We stayed 3 days in Grand Teton NP, but of course, each day is substantially different that the one before … or the next for that matter. Coming in from Jackson Hole, we immediately pass by the Elk Refuge, which was no longer covered in snow and the elk were largely leaving already. However, there was a juvenile bald eagle hanging out in the area.
We observed him for quite some time. The light was far from optimal for capturing its beauty, but we sure got some fun poses and behaviors from it. How fascinating those talons are!
When we first arrived to GTNP, the Antelope Flats was fully closed, but by day 3, it was partially open. I wanted to photograph the famous Moulton Barn in the snow cover, so we went as far as we could on the road, then hiked in the rest of the way. I was a bit surprised to see the the snow cover was missing in some areas … still it was so beautiful and particularly fun, especially since you could “hear” the silence … yes, we had it to ourselves.
Along the way, we came across numerous ice patches in the gravel road. I was fascinated by their beauty.
Their geometric shapes were so interesting and each one was unique.
Some of the frozen ice patches were frosted and opaque, while others were clear and full of bubbles.
At one point, I noticed something fly by … it was quite beautiful … and to my shock, it was a mountain bluebird … already in mid-March! Yes, it had been a mild winter and we later learned that this was the beginning of their sightings. I felt so privileged to be able to partake in their beauty.
Of course, that wasn’t the only bird that we sighted, as many species of duck and other water birds were present as well.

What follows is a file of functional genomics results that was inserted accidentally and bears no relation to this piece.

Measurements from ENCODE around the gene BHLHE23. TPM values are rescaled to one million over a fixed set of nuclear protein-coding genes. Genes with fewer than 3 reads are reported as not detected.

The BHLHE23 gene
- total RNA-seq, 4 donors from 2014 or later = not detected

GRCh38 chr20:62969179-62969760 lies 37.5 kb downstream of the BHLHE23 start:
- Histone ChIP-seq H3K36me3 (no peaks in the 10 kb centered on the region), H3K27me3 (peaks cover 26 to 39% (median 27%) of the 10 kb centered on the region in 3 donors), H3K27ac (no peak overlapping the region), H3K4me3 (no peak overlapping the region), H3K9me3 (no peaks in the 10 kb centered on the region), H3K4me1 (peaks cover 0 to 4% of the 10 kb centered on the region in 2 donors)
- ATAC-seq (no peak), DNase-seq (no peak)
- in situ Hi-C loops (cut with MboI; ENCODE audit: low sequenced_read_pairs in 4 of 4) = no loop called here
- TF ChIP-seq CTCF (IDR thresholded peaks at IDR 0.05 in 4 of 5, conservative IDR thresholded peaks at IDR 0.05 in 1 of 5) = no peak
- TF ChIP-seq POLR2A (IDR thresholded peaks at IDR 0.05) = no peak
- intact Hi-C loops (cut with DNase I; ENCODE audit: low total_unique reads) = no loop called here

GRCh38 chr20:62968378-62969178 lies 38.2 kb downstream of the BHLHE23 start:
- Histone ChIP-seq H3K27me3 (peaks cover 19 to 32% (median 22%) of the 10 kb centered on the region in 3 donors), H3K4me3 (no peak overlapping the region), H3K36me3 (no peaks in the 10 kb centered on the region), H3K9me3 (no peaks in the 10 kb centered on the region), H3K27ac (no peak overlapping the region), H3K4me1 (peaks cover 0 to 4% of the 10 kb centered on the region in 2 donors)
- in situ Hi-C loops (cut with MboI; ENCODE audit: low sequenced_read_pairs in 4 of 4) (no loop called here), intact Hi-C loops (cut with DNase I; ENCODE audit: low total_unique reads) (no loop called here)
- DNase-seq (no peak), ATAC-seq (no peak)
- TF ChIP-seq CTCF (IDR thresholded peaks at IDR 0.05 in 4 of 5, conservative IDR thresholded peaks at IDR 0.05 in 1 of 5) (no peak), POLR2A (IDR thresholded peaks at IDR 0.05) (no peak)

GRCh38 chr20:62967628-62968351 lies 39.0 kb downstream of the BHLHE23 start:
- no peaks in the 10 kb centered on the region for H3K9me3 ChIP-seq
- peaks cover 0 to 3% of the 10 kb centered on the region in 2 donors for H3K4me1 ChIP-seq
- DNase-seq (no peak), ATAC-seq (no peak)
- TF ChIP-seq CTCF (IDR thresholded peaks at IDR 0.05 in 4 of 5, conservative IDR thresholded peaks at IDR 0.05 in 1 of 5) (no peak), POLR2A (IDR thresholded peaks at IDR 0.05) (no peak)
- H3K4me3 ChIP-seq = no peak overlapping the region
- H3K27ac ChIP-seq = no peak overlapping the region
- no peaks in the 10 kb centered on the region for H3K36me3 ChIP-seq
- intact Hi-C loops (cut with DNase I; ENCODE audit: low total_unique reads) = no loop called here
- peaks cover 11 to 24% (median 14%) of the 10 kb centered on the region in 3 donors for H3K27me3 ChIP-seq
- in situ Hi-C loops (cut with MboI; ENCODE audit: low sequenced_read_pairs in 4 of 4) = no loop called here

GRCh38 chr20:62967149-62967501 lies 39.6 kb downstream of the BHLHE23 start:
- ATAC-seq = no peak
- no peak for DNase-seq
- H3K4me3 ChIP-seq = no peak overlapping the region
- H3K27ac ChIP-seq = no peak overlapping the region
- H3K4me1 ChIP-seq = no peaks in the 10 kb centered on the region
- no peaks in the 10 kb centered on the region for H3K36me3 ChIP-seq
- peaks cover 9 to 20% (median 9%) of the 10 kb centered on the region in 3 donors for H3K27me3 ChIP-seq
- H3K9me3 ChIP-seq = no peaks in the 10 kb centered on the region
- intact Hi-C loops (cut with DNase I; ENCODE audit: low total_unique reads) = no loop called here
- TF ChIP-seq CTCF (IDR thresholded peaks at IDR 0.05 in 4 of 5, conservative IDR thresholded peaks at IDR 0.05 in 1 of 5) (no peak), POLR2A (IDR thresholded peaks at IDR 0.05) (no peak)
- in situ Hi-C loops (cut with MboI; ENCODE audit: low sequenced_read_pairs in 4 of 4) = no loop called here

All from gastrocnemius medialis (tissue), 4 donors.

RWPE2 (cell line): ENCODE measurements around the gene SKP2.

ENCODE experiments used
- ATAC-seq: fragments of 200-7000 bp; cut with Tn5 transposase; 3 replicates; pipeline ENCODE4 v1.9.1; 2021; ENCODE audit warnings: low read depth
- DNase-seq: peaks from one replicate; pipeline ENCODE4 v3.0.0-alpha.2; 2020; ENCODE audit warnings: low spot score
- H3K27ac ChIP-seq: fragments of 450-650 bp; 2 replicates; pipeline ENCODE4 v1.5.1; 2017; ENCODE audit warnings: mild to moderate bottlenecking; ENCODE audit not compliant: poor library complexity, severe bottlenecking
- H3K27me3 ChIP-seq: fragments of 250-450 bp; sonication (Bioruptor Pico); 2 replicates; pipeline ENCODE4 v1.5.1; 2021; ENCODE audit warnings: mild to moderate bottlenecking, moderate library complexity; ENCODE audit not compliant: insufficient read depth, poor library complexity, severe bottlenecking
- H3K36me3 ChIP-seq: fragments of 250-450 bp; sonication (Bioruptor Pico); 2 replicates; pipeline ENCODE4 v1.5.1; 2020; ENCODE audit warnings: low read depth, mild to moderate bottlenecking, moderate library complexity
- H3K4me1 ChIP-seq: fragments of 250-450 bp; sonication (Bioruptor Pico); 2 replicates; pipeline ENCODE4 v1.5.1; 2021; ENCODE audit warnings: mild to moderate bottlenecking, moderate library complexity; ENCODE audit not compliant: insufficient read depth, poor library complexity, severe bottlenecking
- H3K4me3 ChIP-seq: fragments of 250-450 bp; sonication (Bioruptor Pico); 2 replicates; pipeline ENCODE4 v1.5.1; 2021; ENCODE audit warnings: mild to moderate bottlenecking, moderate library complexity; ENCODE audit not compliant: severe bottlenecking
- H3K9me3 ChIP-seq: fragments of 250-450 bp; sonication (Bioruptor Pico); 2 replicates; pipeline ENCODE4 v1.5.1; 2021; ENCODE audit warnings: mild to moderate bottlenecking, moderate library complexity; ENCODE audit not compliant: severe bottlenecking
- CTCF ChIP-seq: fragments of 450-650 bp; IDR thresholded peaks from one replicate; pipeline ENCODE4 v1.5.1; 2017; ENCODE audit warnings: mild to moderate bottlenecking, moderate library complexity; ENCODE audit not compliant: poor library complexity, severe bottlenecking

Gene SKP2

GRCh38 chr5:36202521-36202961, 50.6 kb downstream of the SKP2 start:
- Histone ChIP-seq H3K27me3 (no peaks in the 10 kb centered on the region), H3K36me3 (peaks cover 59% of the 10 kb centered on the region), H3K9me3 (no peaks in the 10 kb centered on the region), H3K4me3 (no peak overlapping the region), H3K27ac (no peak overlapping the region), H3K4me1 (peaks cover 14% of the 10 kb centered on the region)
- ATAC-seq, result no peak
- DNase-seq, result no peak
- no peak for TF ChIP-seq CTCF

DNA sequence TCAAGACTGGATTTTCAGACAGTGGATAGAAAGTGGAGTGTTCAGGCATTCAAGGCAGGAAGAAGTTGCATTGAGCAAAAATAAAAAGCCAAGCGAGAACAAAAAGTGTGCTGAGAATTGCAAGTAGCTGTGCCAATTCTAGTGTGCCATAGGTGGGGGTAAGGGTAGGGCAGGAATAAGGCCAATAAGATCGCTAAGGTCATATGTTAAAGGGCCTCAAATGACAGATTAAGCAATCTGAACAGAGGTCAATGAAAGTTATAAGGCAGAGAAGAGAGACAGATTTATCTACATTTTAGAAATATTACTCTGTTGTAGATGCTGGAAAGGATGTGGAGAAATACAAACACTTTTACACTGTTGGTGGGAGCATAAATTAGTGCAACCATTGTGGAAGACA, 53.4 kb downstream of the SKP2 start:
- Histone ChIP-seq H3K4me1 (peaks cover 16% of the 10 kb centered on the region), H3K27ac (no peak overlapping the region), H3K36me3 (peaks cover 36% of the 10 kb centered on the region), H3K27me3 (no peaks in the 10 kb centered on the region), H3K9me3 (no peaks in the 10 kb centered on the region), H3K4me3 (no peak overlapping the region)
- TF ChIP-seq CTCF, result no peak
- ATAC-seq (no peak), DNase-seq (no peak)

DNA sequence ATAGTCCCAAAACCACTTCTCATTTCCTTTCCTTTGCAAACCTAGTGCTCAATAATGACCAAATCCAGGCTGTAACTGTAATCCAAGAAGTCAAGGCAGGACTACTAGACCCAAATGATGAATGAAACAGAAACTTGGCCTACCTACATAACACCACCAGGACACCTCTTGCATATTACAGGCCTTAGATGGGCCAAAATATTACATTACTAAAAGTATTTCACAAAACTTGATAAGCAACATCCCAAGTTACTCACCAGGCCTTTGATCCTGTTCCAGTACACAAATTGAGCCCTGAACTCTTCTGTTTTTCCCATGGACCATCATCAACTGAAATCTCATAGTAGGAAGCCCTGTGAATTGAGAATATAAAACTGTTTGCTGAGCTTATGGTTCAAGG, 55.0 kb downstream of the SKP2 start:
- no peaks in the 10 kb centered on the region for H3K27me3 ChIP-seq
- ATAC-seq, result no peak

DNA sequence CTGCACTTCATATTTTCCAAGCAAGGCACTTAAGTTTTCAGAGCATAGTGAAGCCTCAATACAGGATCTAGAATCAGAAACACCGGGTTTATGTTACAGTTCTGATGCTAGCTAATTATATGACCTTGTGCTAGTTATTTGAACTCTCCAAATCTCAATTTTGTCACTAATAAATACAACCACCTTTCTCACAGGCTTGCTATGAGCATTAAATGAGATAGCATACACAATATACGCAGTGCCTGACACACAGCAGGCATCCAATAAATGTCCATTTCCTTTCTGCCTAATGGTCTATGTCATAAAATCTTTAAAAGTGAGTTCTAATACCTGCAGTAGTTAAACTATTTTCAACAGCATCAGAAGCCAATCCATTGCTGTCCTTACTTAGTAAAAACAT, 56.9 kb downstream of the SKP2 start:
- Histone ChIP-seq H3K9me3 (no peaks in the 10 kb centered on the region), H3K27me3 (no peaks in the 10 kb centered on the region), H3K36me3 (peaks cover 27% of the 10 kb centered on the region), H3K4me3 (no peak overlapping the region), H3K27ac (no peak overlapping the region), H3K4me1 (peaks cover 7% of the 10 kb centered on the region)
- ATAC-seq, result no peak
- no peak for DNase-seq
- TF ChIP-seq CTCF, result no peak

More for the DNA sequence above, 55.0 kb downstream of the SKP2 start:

This Canadian Goose had its own version of ice fishing … which we found quite entertaining and quite comical. 🙂
We made a special trip to see the bighorn sheep again. This time it was the ewes and the lambs and juveniles that we encountered first. The herds were already up on the mountainside.
Mama was teaching the young ones an important lesson in their survival skills … how to navigate those rocky cliffs and ledges … to evade their predators.
I was thrilled to be able to witness them as they tested their skill, though I have to admit, I was probably more nervous than both of them put together!
Stunned … that’s how I felt as they descended in almost a complete vertical fashion, down the ledges and rocky landscape. I know that they’re hooves are specifically equipped for such travel, but it’s still heart-stopping to observe.
When they decide to “haul butt” too, they can sure get up and go!
I know that I’ve said it before, but I’ll say it again … nature is so amazing!
Of course, there’s so much more beauty in the landscape of the Tetons to explore as well.
I didn’t want to leave, but we had to get back to Bozeman for an early morning flight the next day. I noticed that a storm seemed to be coming, as the mountain range soon became shrouded by the clouds. As we left the park and Jackson Hole, we started out towards the Teton Pass. Wouldn’t you know it … it began to snow … a fairly heavy snowfall too. I call it “divine intervention” … you know, making it OK to leave, for photography would become difficult for a bit. Except for, that amazing beauty of the area in mid-snowfall … yes, that’s its own beauty.
Until next year, when we will most surely return, goodbye Tetons!
Next up: More birding in Florida
© 2015 Debbie Tubridy / TNWA Photography